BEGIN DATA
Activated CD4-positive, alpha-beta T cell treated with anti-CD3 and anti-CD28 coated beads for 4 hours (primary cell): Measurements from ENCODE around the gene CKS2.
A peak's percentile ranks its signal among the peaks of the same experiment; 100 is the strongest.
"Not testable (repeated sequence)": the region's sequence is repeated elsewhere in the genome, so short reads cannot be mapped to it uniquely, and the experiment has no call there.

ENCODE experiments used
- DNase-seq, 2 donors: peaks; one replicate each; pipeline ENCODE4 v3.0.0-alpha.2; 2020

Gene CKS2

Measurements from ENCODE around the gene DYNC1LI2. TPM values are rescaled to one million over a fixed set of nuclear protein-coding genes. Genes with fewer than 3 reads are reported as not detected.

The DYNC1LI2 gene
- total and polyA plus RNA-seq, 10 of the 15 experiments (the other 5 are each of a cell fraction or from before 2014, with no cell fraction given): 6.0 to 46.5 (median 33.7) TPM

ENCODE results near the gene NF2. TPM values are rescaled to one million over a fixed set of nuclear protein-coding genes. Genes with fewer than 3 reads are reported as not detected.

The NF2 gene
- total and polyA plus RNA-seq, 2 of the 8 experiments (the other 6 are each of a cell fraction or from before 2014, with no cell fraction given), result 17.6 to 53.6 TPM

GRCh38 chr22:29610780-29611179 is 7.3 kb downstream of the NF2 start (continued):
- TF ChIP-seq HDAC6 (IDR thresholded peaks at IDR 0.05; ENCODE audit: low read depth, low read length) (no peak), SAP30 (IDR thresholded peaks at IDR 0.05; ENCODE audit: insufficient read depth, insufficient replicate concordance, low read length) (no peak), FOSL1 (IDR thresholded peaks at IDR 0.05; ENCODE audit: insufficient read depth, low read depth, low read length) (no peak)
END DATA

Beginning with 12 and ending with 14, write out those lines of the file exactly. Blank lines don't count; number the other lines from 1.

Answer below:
- total and polyA plus RNA-seq, 2 of the 8 experiments (the other 6 are each of a cell fraction or from before 2014, with no cell fraction given), result 17.6 to 53.6 TPM

GRCh38 chr22:29610780-29611179 is 7.3 kb downstream of the NF2 start (continued):
- TF ChIP-seq HDAC6 (IDR thresholded peaks at IDR 0.05; ENCODE audit: low read depth, low read length) (no peak), SAP30 (IDR thresholded peaks at IDR 0.05; ENCODE audit: insufficient read depth, insufficient replicate concordance, low read length) (no peak), FOSL1 (IDR thresholded peaks at IDR 0.05; ENCODE audit: insufficient read depth, low read depth, low read length) (no peak)